• Grice's theory is that the meaning of a sentence depends on the speaker's intentions. In the example given, the computer has no intention therefore (following Grice) the sentence produced has no meaning. What is missing is a context of utterance where intentions might be attributed to the speaker. Commented Oct 6, 2014 at 19:54
  • @quen_tin Not quite true (your comment above) - it could have natural meaning. For example, we can find it relevant that our likely reading of the sentence would be regarded as true or stuff like that. That would be natural meaning. Commented Oct 13, 2014 at 13:36
  • @araucaria That's right. Commented Oct 14, 2014 at 9:21

I have looked through both H.P. Grice's 1975 article 'Logic and Conversation' and his 1957 article 'Meaning' because I think his thoughts in 'Meaning' led him to the famous implicature in 'Logic and Conversation'. This is how he introduce his implicature in 'Logic and Conversation':

Suppose that A and B are talking about a mutual friend, C, who is now working in a bank. A asks B how C is getting on in his job, and B replies, "Oh quite well, I think: he likes his colleagues, and hasn't been to prison yet" At this point, A might well inquire what B was implying, what he was suggesting, or even what he meant by saying that C had not yet been to prison [...] I think it is clear that whatever B implied, suggested, meant, etc., in this example, is distinct from what B said, which was simply that C had not been to prison yet.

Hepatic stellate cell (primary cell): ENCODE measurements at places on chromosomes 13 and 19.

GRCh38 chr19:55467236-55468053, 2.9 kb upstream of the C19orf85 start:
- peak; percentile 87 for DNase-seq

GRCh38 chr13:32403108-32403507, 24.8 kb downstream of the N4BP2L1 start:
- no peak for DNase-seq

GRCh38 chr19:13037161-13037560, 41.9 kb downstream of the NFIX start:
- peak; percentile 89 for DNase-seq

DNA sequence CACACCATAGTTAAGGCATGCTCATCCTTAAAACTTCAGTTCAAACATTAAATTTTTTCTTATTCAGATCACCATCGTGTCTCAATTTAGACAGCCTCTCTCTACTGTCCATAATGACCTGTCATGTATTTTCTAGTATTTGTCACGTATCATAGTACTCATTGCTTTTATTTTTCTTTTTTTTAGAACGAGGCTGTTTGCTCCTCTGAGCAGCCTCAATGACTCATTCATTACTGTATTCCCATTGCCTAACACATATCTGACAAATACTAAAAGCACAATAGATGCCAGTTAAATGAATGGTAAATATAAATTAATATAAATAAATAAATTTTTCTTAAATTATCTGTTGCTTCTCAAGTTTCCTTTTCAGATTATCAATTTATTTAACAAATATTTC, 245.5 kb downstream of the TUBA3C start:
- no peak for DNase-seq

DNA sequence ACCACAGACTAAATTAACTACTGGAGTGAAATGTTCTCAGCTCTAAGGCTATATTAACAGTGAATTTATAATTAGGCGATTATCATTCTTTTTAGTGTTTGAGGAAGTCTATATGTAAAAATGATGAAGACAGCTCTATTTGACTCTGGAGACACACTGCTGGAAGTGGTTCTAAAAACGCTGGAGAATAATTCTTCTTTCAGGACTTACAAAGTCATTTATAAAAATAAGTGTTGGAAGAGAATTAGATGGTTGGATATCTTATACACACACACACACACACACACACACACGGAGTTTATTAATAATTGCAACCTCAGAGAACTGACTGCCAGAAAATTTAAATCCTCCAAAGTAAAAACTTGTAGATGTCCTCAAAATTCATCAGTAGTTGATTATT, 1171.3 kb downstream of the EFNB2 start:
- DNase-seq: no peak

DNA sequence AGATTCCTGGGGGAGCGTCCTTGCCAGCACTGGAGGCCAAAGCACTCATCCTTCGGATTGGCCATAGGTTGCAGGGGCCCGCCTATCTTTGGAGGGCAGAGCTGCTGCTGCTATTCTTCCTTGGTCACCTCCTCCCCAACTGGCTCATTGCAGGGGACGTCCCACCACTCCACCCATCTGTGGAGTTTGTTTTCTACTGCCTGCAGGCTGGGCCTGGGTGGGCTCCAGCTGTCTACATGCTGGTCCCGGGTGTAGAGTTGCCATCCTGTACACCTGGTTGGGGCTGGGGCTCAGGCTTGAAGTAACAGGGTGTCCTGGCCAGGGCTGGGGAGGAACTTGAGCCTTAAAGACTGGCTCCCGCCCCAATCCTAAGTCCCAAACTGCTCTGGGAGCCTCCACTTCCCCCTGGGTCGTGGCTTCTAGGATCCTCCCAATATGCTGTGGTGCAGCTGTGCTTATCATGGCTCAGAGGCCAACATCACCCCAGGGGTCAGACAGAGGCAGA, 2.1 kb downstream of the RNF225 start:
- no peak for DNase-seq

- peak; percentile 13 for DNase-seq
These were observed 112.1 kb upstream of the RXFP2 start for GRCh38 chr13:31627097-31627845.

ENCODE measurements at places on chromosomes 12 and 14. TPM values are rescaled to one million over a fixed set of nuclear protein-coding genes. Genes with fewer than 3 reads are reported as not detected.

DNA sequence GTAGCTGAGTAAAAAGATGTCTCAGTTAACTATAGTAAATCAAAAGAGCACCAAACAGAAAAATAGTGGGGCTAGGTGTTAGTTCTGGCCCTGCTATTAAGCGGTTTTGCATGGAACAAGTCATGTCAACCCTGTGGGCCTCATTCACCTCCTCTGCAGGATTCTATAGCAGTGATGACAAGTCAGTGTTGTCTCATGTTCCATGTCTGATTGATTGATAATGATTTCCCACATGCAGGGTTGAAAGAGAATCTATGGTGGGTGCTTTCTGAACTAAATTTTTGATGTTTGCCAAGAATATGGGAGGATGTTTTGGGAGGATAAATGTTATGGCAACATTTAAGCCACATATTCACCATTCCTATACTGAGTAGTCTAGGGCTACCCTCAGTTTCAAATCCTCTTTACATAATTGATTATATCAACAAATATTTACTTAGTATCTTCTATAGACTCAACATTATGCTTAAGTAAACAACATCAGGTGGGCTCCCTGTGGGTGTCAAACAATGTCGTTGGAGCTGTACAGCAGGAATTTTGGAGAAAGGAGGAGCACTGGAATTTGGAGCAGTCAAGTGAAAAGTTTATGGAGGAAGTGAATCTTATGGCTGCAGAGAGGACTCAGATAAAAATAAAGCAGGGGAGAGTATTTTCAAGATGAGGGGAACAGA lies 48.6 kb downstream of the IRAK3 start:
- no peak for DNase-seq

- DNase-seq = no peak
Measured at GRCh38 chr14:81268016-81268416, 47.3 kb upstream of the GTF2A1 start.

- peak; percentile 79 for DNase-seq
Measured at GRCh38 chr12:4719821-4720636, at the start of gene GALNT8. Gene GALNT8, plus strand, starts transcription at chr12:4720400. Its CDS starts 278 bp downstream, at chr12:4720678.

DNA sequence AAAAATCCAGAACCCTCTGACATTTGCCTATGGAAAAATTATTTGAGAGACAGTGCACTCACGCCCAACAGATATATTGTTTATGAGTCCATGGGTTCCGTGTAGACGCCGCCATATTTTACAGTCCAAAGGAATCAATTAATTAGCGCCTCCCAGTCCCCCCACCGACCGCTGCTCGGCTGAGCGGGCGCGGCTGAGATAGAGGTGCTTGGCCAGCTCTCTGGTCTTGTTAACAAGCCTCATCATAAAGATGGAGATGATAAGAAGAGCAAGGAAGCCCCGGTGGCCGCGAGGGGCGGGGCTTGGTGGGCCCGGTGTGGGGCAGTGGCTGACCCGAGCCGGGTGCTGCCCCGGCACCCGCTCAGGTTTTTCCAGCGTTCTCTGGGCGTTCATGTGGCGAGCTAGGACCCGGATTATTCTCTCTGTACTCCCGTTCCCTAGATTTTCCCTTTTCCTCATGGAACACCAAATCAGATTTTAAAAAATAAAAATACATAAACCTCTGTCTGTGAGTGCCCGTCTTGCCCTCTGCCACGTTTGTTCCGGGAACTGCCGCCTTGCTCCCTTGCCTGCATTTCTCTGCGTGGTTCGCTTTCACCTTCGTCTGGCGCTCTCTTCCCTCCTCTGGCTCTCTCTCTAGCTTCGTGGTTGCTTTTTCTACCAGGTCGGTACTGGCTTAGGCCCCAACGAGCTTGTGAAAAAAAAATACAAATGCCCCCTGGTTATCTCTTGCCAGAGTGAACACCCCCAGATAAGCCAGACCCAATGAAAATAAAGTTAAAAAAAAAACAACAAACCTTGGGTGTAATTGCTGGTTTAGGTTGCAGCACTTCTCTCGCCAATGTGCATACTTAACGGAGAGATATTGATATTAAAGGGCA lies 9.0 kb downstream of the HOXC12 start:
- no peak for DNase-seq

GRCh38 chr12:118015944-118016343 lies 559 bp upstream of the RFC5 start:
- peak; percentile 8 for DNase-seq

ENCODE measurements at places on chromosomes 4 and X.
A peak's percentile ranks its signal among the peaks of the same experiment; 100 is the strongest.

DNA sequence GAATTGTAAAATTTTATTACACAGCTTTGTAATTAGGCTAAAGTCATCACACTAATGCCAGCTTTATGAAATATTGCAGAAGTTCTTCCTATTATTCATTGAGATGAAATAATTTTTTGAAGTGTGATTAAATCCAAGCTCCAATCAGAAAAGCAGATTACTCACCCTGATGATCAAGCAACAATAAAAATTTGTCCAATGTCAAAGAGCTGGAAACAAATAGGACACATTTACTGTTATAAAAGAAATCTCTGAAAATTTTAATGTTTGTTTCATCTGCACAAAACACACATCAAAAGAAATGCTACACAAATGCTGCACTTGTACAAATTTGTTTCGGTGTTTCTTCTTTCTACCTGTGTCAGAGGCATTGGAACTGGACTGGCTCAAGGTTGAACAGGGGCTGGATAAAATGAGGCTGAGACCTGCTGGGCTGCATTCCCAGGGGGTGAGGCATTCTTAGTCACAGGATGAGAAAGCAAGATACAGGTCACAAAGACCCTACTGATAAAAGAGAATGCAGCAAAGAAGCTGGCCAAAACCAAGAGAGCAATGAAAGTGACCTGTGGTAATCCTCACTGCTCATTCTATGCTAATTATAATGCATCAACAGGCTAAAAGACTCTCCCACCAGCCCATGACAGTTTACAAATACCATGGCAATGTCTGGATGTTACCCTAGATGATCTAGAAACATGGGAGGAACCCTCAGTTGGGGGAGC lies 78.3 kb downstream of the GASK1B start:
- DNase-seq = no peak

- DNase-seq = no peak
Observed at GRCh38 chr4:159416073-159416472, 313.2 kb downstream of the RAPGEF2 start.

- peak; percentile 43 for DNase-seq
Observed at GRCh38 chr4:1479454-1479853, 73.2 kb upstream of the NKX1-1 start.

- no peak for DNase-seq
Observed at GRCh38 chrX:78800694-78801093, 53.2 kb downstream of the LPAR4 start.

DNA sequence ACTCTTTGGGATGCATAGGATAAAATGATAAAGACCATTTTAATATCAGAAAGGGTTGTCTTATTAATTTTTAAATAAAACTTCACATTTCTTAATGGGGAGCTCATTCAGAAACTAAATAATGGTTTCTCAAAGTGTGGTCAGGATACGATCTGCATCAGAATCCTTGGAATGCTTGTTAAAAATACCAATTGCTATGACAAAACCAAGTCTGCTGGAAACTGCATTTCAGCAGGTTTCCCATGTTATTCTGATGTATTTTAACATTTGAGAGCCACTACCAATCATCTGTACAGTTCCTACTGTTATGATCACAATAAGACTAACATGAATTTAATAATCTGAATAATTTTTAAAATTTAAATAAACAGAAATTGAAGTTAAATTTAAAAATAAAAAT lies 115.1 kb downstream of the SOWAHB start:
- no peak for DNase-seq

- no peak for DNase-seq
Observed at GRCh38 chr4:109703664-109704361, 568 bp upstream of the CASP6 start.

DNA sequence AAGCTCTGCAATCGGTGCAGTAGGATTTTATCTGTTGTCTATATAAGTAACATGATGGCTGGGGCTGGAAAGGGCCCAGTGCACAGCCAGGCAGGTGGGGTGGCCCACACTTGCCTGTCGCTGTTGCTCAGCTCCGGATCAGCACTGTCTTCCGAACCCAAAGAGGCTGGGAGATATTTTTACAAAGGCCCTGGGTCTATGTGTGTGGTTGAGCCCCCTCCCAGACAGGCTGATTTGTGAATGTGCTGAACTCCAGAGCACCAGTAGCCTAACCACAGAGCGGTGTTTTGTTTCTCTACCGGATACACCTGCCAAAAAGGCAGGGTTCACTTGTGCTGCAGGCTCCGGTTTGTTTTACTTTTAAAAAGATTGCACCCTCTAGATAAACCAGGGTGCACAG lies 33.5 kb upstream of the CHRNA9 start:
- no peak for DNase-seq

Excerpt from 'Logic and Conversation' in The Philosophy of Language by A.P. Martinich

There is a literal reading and there is a suggested or implied reading. I highly doubt that Grice would say that 'Paul Grice was a 20th century philosopher' is a meaningless sentence. What he might say is that it lacks a implied or suggested reading. In its literal reading, the sentence 'Paul Grice was a 20th century philosopher' is understood without any problems. It is not a nonsensical sentence with randomly arranged signs.

SEP (Stanford Encyclopedia of Philosophy) has a section called meaning which is about that 1957 paper with the same name in their article about Paul Grice that I think would be helpful.


This is what William G. Lycan has to say about Grice:

[…] a linguistic expression has meaning only because it is an expression – not because it ”expresses” a proposition, but because it more genuinely and literally expressses some concrete idea or intention of the person who uses it.

"speaker-meaning" is, roughly, what the speaker in uttering a given sentence on a particular occasion intends to convey to a hearer.